I want each of you to always remember that YOU are more important than tests, scores, federal laws, teacher certifications, or hurtful words that others say. It's your hard work, your never-give-up-attitude, your determination to become a team, your willingness to apologize and forgive others, and your character that matter most....not just now, but forever.
Please remember that I know what it is that makes each of you special and unique, and I want you to promise to continue to learn, live hopefully, and tell the complete and wonderful story of you. Once a Corgill kid, always a Corgill kid. Don't ever forget that.
Love you [First names of students]
Corgill's letter appeared at the end of this November 06, 2015, blog post. The rest of Corgill's post leading up to her student goodbye is as follows:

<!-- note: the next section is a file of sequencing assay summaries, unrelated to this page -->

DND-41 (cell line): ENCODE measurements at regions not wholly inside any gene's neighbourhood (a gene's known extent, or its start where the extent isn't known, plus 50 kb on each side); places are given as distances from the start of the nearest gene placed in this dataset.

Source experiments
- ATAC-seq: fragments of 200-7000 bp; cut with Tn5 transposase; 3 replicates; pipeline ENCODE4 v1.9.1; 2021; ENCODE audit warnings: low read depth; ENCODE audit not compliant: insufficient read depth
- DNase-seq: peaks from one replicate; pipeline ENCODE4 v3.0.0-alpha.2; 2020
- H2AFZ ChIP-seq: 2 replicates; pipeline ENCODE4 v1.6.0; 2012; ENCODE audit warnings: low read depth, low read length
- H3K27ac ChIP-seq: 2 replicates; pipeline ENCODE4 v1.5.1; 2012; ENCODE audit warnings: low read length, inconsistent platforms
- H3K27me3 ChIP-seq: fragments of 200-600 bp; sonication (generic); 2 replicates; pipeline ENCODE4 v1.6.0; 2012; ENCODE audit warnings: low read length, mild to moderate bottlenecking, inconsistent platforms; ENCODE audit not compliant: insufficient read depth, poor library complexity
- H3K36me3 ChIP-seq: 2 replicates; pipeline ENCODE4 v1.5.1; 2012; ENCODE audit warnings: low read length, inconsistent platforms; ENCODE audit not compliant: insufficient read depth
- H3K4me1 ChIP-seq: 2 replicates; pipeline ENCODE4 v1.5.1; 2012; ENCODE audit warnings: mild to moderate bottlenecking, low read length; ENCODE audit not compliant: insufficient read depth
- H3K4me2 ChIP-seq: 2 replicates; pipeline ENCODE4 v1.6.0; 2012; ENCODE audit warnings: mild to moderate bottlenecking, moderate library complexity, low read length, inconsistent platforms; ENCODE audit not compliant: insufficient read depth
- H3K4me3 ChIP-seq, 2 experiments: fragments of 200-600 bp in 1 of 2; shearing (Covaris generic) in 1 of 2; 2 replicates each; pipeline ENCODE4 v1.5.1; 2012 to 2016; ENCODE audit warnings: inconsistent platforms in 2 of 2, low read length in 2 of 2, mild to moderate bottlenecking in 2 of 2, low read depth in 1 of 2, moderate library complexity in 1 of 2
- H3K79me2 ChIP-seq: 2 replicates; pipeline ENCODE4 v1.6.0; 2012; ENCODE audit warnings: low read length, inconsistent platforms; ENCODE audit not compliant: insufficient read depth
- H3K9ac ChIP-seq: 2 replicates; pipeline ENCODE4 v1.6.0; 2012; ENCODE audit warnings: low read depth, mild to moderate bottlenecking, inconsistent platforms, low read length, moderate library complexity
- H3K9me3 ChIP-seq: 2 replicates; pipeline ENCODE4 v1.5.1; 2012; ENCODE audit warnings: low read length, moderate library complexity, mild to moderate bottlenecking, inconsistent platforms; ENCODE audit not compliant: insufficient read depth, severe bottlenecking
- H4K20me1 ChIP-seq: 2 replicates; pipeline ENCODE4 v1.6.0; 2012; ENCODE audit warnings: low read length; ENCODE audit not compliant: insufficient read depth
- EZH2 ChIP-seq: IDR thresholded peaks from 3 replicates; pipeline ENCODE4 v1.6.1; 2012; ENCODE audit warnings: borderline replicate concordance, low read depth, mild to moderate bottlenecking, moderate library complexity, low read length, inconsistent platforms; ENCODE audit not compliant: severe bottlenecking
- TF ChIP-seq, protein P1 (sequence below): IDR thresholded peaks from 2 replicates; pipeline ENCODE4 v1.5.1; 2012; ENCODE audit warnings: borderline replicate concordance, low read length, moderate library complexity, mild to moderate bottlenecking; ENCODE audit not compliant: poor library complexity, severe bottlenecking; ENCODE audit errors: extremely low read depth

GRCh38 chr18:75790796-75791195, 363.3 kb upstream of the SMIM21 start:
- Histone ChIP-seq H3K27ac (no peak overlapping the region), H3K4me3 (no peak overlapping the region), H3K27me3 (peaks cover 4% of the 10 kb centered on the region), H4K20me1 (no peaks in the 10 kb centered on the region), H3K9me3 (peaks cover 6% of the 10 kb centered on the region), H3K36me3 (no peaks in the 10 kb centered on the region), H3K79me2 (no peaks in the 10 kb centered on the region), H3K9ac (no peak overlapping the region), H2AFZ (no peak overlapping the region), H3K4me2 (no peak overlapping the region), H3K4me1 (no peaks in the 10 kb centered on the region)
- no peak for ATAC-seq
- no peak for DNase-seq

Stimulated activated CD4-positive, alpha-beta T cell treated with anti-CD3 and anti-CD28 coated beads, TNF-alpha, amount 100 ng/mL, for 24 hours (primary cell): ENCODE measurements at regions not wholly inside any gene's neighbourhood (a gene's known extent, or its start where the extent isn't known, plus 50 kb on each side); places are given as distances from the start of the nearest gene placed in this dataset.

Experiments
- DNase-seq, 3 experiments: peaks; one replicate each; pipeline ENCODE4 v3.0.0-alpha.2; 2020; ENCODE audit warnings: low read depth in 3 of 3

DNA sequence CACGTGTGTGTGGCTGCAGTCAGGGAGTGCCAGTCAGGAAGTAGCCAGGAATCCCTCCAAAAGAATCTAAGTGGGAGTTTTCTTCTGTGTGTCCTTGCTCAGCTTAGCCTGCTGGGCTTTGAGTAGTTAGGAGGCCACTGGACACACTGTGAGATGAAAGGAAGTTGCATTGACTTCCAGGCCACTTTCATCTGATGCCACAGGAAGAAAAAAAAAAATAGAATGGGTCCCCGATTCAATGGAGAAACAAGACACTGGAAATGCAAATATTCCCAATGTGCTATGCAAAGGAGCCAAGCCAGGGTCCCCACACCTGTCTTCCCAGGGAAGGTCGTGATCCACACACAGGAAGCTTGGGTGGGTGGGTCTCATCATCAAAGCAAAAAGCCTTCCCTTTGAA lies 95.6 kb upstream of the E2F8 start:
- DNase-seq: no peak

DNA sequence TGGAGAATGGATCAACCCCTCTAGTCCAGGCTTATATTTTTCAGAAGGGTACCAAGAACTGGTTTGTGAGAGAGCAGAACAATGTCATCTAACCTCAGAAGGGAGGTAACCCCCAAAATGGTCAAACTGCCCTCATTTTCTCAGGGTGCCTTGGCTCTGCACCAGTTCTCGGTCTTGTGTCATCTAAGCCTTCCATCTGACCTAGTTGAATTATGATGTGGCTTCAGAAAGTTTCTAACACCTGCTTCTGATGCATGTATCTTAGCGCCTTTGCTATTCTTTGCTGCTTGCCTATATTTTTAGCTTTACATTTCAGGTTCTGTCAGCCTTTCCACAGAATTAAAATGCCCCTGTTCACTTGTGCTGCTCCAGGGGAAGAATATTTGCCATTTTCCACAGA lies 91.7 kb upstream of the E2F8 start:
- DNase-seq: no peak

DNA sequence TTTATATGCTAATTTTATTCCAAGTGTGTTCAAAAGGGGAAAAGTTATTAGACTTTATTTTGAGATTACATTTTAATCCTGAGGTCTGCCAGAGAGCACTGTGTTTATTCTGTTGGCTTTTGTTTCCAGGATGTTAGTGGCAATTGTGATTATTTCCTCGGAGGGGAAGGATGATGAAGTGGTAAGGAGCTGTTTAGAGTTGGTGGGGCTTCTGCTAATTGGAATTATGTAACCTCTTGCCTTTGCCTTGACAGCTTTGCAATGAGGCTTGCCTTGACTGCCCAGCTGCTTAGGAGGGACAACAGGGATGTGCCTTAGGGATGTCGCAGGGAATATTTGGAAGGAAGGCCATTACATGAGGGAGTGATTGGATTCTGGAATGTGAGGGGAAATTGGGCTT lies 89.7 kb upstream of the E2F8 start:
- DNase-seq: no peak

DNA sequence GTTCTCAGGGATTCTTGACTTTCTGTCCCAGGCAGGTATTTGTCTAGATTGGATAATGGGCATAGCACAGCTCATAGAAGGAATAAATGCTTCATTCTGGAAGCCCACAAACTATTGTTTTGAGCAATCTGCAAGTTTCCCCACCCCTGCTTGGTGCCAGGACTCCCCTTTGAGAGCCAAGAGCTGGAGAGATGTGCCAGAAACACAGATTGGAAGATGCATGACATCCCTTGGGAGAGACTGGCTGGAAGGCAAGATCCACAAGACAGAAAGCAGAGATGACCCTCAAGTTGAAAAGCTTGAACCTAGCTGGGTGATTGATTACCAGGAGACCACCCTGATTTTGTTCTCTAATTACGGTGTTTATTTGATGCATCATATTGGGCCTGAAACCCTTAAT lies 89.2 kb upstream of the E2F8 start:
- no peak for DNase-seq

Thank You and What Matters
Many of you have heard or read the news of my resignation this past week. It's been emotional to say the least. I'm writing this morning to say thank you. Thank you to colleagues, family, and friends from all over the country and world who have written to encourage, support, and stand beside me as I made the most difficult decision of my life. This does not replace a personal message, phone call, or in person thank you, but because there are so many of you, I wanted you to at least know for now how much I love and appreciate you all.
Children are more than numbers, more than test scores, and deserve to be treated as humans who will lead us into a bright future. This week I made the decision to take the stand for teachers who deserve the same respect. The work we do with children, the lives we invest in, the years we prepare to be the best professionals we can be, cannot be measured by a test or by a federal government regulation. I had to make a difficult choice to stand for future of teachers, future classrooms of children, and the future of our profession- or simply allow bureaucracy to win again.